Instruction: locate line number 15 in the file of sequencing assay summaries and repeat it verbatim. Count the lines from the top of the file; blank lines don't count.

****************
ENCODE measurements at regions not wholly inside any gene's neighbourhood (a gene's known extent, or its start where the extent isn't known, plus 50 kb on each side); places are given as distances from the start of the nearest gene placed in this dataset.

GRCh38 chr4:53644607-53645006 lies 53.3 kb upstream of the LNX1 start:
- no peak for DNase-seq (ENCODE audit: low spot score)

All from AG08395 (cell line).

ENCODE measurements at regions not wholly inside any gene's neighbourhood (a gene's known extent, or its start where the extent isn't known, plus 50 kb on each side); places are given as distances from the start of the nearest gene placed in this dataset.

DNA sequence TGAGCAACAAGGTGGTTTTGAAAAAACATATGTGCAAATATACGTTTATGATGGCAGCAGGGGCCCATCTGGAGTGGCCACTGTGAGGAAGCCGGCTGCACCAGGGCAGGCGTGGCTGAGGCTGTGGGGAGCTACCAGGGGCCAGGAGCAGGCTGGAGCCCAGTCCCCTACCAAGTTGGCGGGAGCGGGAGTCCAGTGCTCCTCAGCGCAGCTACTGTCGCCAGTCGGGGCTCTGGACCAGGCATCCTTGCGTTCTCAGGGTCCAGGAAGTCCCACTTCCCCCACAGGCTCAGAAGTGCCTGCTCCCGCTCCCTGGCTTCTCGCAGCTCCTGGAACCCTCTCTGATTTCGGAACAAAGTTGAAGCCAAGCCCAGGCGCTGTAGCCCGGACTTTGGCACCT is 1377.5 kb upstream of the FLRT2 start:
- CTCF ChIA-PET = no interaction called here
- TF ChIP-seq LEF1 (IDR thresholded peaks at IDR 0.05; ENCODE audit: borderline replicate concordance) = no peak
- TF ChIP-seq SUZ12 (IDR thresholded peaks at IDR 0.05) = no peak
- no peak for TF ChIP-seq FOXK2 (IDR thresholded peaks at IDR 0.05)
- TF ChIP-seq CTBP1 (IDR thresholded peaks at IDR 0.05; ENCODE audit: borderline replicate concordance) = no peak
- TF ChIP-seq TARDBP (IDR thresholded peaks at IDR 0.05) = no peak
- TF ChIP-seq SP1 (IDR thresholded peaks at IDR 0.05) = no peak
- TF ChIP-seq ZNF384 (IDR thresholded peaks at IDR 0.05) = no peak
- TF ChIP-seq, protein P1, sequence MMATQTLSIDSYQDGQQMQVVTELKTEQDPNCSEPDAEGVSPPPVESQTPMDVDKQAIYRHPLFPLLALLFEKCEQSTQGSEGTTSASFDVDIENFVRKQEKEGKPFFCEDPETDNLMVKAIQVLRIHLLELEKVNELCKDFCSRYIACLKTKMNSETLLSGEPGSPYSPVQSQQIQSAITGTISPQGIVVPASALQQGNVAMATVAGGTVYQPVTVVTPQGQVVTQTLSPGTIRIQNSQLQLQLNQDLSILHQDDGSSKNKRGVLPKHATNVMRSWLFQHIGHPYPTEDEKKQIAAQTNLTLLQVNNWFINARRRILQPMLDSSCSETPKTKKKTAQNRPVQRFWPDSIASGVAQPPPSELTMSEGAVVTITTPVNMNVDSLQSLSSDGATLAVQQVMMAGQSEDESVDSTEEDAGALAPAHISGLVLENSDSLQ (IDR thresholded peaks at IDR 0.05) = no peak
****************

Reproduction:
- TF ChIP-seq, protein P1, sequence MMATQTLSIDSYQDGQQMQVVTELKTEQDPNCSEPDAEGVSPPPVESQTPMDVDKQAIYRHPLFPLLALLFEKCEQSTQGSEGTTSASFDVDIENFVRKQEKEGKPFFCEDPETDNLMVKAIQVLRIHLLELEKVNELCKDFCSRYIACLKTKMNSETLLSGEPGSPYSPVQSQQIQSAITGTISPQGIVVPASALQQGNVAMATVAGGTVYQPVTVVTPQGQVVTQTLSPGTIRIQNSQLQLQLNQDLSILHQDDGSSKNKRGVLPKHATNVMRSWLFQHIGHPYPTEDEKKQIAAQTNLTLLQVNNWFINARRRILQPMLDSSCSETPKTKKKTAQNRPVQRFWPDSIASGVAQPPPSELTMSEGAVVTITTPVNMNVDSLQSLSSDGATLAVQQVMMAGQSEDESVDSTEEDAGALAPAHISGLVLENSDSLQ (IDR thresholded peaks at IDR 0.05) = no peak